Snowangels in the Sand

Bubble blowing before school. (Of course.)

Today was Emma Vance’s first day going to preschool alone. Fearing a tearful goodbye, I walked in, washed her hands, gave her to the teacher and walked right out. I’m not going to lie, I was immediately so dang curious about how she handled the drop off! I believe kids should have a safe, reasonable amount of freedom and independence (no helicopter mom-ing here), but even I couldn’t help but wonder if she was handling it okay.

Despite my burning curiosity, I was bound and determined to put my few hours to good use, so I hunkered down at a local restaurant,  got some breakfast and signed on to my laptop. Overall, I have to say that time flew by and that it was perhaps the quietest, most productive morning I’ve had since E.V. was born. I mean, people–things actually got marked off my to-do list! Hallelujah!

However, I must admit my mind did wander every now and then. What in the world is she up to at school? Is she crying? Did she poop? Are they eager to get rid of her because she’s the class terror? Thankfully another mom happened to get a chance to check in while the class was on the playground and (graciously) texted me. Apparently the mom’s daughter and another kid had a brief squabble about a piece of playground equipment, and E.V. ran to intervene and check on everyone. (Ryan Shove’s social and caring child, clearly.) Strangely, Oscar does the same thing at the dog park: He doesn’t want to actually be in the dog fight, but he always runs over to hover while it’s happening. Ryan and I have deemed this “refereeing,” and obviously she must’ve picked it up from him. :)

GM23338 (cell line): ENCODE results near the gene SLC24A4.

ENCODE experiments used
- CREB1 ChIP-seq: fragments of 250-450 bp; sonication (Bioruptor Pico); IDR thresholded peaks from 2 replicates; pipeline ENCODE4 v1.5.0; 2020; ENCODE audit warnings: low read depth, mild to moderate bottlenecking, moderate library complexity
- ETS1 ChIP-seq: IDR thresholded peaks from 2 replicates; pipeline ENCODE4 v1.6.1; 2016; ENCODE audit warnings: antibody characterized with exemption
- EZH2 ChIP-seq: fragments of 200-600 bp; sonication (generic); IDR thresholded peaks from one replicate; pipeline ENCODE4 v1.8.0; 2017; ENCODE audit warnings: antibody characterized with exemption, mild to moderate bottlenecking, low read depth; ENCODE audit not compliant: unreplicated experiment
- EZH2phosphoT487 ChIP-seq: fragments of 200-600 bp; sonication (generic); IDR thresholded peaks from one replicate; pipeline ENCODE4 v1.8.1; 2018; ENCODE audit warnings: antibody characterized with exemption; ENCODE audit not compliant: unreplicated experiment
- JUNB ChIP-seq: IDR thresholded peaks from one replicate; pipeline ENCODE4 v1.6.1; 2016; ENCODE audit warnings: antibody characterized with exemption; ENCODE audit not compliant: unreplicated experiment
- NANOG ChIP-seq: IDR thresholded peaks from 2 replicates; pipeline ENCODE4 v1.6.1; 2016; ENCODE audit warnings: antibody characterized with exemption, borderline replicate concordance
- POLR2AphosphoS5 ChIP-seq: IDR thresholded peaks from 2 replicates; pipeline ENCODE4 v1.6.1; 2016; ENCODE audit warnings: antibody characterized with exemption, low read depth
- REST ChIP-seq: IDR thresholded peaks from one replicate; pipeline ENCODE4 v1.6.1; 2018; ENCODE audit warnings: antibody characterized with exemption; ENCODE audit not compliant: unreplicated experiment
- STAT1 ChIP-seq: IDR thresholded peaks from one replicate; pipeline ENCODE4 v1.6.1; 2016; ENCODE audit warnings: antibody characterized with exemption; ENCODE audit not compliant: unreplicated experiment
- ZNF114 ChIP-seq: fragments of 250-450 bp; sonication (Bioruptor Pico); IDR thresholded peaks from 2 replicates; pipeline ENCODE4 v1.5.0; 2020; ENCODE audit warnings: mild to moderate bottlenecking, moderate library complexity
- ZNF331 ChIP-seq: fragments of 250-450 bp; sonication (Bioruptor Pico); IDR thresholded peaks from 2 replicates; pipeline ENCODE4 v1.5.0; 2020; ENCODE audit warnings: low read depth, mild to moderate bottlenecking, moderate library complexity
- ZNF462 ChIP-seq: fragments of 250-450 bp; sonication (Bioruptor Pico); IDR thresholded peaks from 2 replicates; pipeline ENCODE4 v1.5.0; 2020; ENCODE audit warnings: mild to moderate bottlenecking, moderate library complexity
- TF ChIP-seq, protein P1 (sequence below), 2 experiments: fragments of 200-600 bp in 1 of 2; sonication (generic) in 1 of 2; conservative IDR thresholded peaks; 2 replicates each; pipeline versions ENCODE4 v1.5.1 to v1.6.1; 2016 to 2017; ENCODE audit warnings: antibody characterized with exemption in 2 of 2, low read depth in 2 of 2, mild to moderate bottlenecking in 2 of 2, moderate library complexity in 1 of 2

That little text-story put me at ease and allowed me to get my work done. When my freedom was over and I returned to school, the teachers said that Emma Vance was a delight, that she didn’t cry at all, and that she climbed on everything. (No surprise there, since getting on and off the couch is her current favorite hobby.) They also mentioned that the sandbox was her favorite activity, which also came as no surprise since the Russians next door have a sandbox where she likes to play Baby Godzilla, smashing their sandcastles to smithereens and then laughing about it. One teacher chuckled as she told me how E.V. actually laid down in the sand. (Practicing her snowangels for the winter, duh.) As I took off her shoes in the car, sand poured out in comical amounts, and I knew I’d be finding sand everywhere for the rest of the day. And I was right. In fact, as she snoozed this afternoon, I looked at her exhausted, little flushed body and couldn’t help but be happy: a booger in her nose, scrapes on her arms, bruises on her knees and sand in her ears. (Yup, in her ears.) I suppose that’s a sign that she had a pretty good day, huh? :)

This was the quietest meal and most productive morning I’ve had since June 27, 2012.

“MOMS! Let us back in! We don’t want to go home!”
(E.V. literally kept trying to run back to her classroom as we left.)

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